Thursday, January 4, 2018

Book Review: The Sacred Round, A Witch's Guide to Magical Practice by Elen Hawke

Pagan Book Review: The Sacred Round, A Witch's Guide to Magical Practice by Elen Hawke

I recently finished yet another pagan book, The Sacred Round: A Witch's Guide To Magical Practice by Elen Hawke. This book is supposed to be the advanced companion to In The Circle. I have not read In the Circle as it was touted as an introductory book, and well, I have had enough introductory books over the years. However, I was intrigued when I read this book would cover more advanced topics. I was disappointed.

Book Review: The Sacred Round, A Witch's Guide to Magical Practice by Elen HawkeSo what didn't I like? Well, first of all, this is not advanced witchcraft. Instead this book is basically a continuation of basic principles found in other introductory books. It covers sacred space, the elements, moon magic, chakras, the sabbats on a very basic level. Furthermore, on page 2 Hawke states, "It is no longer acceptable for pagans of any persuasion to do harm to another in any way whatsoever, or to use occult means to take what is not theirs." Wow! What a very loaded false statement. First of all, WICCANS are not allowed to harm others, per the Wiccan Rede. Not all pagans are Wiccans, so to claim that all pagans follow a Wiccan tradition is extremely false. Many pagans have absolutely no problem with doing what is necessary, even if that means harming another person or using witchcraft to gain what they want. It bothers me greatly that Wiccans lump all pagans and practitioners of the Craft into their rules and restrictions. Other than that, the book was alright.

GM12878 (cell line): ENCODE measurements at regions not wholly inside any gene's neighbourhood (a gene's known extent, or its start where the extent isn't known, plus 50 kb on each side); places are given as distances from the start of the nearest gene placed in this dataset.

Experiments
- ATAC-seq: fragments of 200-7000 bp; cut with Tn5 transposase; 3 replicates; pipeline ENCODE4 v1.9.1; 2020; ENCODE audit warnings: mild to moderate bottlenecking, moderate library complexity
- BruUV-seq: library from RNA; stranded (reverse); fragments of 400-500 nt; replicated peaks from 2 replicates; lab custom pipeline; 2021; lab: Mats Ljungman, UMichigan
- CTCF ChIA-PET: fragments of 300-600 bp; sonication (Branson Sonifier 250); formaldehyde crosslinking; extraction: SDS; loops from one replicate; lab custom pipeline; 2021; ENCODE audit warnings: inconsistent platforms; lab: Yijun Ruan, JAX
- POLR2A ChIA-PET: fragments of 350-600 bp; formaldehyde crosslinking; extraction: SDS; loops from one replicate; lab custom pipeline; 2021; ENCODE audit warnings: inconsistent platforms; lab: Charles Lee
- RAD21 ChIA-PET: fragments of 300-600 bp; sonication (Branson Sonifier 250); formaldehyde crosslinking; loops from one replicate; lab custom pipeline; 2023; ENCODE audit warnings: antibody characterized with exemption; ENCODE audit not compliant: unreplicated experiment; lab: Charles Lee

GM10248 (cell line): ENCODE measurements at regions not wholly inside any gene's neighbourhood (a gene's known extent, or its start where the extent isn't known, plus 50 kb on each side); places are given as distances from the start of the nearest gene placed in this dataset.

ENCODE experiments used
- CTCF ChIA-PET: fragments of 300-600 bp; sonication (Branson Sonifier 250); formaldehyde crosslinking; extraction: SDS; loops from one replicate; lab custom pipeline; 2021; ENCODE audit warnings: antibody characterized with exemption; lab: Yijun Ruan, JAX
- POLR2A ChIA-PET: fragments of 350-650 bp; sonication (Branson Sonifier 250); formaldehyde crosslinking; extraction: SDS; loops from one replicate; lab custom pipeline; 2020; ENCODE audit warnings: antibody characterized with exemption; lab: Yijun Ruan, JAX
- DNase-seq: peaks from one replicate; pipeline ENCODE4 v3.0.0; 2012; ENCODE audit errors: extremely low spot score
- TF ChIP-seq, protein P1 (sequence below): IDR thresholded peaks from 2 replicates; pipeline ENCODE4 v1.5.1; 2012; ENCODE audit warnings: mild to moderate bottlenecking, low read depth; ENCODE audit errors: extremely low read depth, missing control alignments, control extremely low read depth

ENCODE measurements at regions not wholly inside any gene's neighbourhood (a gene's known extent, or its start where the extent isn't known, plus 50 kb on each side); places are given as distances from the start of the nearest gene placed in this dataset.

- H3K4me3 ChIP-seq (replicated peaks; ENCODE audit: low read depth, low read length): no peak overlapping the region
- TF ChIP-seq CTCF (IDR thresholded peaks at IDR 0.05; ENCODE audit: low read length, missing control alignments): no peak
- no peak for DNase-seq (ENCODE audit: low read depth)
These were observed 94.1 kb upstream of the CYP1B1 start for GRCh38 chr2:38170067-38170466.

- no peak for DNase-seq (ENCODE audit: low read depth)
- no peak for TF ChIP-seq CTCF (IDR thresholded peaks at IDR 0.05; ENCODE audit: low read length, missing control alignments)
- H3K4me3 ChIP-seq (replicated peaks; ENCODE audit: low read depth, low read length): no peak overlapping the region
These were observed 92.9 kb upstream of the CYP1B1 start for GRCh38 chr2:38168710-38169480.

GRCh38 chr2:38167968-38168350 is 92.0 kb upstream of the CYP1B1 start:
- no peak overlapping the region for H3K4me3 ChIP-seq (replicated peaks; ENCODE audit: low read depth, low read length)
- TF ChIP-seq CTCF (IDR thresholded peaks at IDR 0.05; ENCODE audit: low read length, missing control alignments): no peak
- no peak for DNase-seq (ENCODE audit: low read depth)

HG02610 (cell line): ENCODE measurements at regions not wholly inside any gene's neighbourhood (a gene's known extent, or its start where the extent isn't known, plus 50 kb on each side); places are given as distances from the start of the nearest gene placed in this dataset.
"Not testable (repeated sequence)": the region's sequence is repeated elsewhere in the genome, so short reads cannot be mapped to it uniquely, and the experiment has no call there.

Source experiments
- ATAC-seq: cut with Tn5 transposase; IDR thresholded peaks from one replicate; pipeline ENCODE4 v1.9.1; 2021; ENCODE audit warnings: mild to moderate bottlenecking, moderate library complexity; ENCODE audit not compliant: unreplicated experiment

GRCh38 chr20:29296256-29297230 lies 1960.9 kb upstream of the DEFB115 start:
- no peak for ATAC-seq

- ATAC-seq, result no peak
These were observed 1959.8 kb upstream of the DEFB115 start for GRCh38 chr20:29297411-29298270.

The chapter on the Wheel of the Year contained excellent ritual ideas that can be adapted to a group or solitary witch. The rituals in the chapter on Moon magic were also really nice. Hawke does a great job introducing witchcraft and Wiccan basics throughout her book. The writing is easy to read and understand, while remaining engaging. The book is very Wiccan heavy, Hawke is a Wiccan after all, but much of the information is easily adaptable to those who follow a different path. If you are new to the Craft and wondering where to start, The Sacred Round is a good place to start, especially if you are interested in Wicca.

Overall I would give the book 3 out of 5 stars. I was very disappointed the book did not cover more advanced topics, and that Hawke, like so many other Wiccan authors, lumps all pagans and witches into the Wiccan category. However, the book offers some helpful tips to new Wiccans and offers some beautifully written rituals.

Have you read anything interesting lately? I am also open to new suggestions! Let me know in the comment section!


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